Israel removes metal detectors from Temple Mount

Cabinet reluctantly accepts that move will calm West Bank


Israel has removed metal detectors from outside the Haram al-Sharif mosque – or Temple Mount - in Jerusalem after they prompted riots among Palestinians.

Israel's security cabinet voted to remove and replace them with more modest surveillance on Tuesday.

Israeli Prime Minister Benjamin Netanyahu's office said the security cabinet accepted "the recommendation of all the security bodies to change the inspection with metal detectors to a security inspection based on advanced technologies and other means”.

The metal detectors were erected two weeks ago after two Israeli policemen were killed by three Arab-Israeli gunmen on Temple Mount.

Protests began soon afterwards, which led to clashes between Israeli police and Palestinian rioters.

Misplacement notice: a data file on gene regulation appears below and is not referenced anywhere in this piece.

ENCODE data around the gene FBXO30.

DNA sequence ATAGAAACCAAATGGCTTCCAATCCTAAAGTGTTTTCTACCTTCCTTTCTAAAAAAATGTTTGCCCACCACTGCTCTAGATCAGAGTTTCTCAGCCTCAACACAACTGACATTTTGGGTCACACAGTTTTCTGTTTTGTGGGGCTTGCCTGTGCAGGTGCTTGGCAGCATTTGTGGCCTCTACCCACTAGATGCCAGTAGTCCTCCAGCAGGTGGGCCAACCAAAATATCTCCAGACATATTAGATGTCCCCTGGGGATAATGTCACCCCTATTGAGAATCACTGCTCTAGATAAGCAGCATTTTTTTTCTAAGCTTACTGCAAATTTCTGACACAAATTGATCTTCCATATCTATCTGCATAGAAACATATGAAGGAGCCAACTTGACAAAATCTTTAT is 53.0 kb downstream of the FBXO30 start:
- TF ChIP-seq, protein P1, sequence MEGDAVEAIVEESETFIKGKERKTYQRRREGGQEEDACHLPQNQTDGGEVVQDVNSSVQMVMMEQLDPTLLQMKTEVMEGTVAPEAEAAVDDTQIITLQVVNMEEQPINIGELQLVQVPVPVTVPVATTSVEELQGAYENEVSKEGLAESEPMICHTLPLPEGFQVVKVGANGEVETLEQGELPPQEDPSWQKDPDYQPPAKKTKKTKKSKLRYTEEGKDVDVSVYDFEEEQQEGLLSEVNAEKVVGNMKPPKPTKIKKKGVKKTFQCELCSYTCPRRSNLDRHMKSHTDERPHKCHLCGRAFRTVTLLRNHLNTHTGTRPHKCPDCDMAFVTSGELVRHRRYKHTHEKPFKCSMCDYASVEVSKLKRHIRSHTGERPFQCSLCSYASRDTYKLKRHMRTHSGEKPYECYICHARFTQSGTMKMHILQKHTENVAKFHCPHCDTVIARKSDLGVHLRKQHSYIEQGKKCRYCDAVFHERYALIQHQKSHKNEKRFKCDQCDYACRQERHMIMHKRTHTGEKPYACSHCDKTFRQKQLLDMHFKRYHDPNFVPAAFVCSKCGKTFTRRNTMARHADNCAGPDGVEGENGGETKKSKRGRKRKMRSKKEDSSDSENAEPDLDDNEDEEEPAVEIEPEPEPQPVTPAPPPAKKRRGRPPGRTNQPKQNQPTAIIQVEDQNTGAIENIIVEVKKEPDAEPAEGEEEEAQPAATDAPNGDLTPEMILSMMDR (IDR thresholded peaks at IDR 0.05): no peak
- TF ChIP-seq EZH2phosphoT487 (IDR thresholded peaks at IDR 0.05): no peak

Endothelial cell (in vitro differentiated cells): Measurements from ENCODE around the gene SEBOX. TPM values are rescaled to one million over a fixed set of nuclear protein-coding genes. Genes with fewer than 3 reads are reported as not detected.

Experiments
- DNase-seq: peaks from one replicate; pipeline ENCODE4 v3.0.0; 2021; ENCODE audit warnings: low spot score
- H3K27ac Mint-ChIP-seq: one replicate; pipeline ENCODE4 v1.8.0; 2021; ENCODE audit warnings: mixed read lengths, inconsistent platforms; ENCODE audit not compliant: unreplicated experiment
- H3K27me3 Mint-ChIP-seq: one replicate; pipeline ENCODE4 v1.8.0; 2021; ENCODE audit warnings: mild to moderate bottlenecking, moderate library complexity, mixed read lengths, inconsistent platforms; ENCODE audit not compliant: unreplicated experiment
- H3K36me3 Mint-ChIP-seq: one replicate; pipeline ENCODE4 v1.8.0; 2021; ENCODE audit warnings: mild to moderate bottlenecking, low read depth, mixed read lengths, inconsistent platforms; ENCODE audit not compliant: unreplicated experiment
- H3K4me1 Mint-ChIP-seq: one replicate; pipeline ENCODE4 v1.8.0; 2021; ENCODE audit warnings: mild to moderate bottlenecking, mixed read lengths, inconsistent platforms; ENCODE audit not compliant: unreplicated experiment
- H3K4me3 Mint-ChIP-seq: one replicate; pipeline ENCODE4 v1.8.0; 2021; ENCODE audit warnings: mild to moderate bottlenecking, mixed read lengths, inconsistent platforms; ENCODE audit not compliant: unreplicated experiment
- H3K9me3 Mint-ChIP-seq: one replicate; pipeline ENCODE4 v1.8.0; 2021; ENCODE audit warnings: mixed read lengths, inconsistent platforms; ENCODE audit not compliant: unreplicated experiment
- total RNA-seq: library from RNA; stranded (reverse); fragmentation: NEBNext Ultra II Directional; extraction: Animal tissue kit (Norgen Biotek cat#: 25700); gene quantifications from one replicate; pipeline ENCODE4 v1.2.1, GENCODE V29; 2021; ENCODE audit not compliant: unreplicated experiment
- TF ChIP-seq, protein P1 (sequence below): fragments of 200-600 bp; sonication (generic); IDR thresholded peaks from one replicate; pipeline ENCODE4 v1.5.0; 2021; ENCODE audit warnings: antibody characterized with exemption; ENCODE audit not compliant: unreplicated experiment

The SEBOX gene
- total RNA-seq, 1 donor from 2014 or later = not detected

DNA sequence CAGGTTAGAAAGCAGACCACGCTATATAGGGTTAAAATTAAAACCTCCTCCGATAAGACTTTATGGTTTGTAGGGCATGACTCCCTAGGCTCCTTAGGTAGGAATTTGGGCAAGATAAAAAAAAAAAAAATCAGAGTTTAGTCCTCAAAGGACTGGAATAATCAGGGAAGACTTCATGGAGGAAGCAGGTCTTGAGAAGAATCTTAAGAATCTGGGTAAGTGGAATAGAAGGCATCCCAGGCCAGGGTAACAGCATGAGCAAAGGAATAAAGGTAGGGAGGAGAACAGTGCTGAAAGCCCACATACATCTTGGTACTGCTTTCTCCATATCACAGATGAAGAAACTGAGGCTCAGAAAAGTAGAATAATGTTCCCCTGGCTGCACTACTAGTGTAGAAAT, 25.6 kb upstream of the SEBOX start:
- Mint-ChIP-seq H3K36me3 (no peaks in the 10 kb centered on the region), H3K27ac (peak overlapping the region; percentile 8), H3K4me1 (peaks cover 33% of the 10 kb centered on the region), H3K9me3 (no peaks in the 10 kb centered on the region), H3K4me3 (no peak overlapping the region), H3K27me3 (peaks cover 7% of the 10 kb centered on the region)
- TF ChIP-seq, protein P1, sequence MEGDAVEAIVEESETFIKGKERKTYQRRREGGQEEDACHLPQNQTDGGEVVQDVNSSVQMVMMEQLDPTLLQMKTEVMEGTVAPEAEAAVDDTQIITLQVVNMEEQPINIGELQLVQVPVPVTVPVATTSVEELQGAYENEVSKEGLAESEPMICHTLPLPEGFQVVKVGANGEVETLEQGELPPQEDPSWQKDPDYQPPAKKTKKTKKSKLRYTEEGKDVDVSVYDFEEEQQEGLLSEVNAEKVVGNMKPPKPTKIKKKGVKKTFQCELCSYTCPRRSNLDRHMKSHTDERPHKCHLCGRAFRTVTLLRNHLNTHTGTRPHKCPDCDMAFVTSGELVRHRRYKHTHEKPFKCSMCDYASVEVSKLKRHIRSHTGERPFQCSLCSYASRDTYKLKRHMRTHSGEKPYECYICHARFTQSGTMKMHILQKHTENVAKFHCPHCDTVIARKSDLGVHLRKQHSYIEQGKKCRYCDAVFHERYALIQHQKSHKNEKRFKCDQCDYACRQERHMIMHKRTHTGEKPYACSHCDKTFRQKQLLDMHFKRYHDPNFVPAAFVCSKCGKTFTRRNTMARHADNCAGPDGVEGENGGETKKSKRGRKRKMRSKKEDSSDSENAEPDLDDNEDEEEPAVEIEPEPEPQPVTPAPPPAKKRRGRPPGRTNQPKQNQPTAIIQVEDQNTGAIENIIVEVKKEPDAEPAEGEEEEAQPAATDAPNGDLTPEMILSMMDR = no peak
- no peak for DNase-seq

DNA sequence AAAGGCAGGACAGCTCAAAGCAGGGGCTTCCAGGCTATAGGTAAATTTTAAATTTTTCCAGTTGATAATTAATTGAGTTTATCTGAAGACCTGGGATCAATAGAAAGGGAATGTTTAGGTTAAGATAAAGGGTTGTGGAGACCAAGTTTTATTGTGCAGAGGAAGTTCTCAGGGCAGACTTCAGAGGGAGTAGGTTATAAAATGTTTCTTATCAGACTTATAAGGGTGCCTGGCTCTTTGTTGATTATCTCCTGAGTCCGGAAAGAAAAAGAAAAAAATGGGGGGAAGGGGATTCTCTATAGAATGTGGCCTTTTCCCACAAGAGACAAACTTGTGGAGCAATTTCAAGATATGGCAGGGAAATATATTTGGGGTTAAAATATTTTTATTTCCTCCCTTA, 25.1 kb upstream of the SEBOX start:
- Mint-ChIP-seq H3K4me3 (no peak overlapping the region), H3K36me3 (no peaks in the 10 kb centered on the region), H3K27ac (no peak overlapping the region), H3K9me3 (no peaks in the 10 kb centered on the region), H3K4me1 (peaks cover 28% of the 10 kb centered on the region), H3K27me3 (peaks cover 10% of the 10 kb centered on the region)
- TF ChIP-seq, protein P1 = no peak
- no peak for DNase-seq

Muslim worshippers have been praying outside the compound in protest over the presence of the metal detectors, after religious leaders told them not to enter until the devices were removed.

Further security measures such as banning Palestinian men under the age of 50 from entering the Old City have been implemented and thousands of Israeli forces have been deployed to try to prevent further violent protests from occurring in the area.

Israel had insisted the detectors were necessary to prevent weapons being smuggled in by attackers.

Israel’s concession comes after the UN's Middle East envoy said tensions were close to spreading "well beyond" the area if the issue was not dealt with.

Israel has set aside NIS 100m to pay for the new equipment.

It is expected to be put in place over the next six months, along with the deployment of extra police officers.

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